Another Argument Outline Template. Audience and how you plan to appeal to them: Explain the interest in this topic. What experiences have caused the writer to become interested careful using 1st person! Background Information, including history and context for problem: How you will appeal to Ethos: Refutation or Opposing Arguments Explain them, explain how and why there may be value in them, and disagree with the parts you believe to be invalid.
Evidence to support your claim, including appeal to logos , and pathos. Evidence must come from your sources, both primary and secondary: Reason 1 supporting your claim: Reason 2 supporting your claim: Reason 3 supporting your claim: Do you have a solution to the problem? This may or may not be applicable.
How will it work? By addressing the opposition you achieve the following goals: How do I accomplish this? Jot down several good reasons why you support that particular side of the argument.
Look at the reasons you provided and try to argue with yourself. Why would someone disagree with each of these points? Sometimes it's helpful to imagine that you're having a verbal argument with someone who disagrees with you. Think carefully about your audience ; try to understand their background, their strongest influences, and the way that their minds work. What parts of this issue will concern my opposing audience the most? Find the necessary facts, evidence, quotes from experts, etc.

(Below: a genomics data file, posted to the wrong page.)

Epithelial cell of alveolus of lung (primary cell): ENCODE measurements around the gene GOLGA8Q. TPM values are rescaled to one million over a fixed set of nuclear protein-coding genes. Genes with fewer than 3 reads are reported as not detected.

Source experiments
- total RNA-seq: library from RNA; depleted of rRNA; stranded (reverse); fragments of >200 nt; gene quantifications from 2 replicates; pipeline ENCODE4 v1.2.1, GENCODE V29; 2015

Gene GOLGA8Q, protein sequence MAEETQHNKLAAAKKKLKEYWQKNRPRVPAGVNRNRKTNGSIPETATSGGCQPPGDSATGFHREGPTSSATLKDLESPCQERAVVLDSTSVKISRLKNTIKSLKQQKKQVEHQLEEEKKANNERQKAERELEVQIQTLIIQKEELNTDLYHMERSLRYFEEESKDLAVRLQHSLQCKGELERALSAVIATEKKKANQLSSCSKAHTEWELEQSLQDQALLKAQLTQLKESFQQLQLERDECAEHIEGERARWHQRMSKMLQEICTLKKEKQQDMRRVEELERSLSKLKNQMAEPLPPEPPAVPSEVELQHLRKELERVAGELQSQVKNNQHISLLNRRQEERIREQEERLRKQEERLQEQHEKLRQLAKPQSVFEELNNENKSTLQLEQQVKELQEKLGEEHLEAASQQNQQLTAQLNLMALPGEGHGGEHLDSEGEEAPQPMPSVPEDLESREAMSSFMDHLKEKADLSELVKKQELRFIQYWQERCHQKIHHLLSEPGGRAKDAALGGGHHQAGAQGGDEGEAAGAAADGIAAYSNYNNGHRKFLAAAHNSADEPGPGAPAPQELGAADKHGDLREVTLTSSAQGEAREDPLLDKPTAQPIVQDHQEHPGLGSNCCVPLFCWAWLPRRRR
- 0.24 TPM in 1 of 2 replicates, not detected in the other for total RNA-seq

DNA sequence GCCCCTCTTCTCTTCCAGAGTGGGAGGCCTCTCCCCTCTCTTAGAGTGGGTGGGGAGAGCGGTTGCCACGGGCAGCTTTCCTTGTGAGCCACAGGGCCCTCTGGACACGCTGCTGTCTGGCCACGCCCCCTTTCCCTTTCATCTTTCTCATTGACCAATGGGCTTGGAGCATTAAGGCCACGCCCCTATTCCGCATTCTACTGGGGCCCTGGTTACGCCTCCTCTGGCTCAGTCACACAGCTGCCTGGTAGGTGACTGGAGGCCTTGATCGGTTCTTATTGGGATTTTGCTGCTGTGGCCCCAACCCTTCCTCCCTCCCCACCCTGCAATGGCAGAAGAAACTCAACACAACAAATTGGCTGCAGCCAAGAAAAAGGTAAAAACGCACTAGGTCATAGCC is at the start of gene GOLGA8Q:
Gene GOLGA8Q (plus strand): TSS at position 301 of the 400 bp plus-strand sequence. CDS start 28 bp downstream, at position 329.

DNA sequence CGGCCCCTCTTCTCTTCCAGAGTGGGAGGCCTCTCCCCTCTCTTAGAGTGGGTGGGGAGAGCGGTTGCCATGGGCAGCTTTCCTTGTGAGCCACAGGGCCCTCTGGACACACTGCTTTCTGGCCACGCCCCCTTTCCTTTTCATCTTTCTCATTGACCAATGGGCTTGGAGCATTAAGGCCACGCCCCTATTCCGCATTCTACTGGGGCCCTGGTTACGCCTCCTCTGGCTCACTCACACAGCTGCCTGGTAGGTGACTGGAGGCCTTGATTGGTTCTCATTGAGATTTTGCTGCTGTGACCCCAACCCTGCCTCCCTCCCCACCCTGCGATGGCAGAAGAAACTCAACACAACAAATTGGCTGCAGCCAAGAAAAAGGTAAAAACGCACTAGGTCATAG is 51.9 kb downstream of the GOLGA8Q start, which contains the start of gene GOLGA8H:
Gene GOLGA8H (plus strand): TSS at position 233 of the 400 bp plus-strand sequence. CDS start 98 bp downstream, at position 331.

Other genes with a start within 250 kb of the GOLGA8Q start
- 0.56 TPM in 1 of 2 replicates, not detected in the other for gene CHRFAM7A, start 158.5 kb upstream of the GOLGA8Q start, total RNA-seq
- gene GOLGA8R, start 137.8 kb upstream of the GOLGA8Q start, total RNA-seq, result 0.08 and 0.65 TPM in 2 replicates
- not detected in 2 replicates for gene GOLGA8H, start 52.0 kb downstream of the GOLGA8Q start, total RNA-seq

Carefully organize your paper so that it moves smoothly from defending your own points to sections where you argue against the opposition. Sample Papers Student Sample: Cry Wolf with sources Student Sample: Therefore, it is important to make sure that you understand your assignment before you get started. As soon as your teacher assigns the paper, read the guidelines carefully and highlight anything that you do not understand.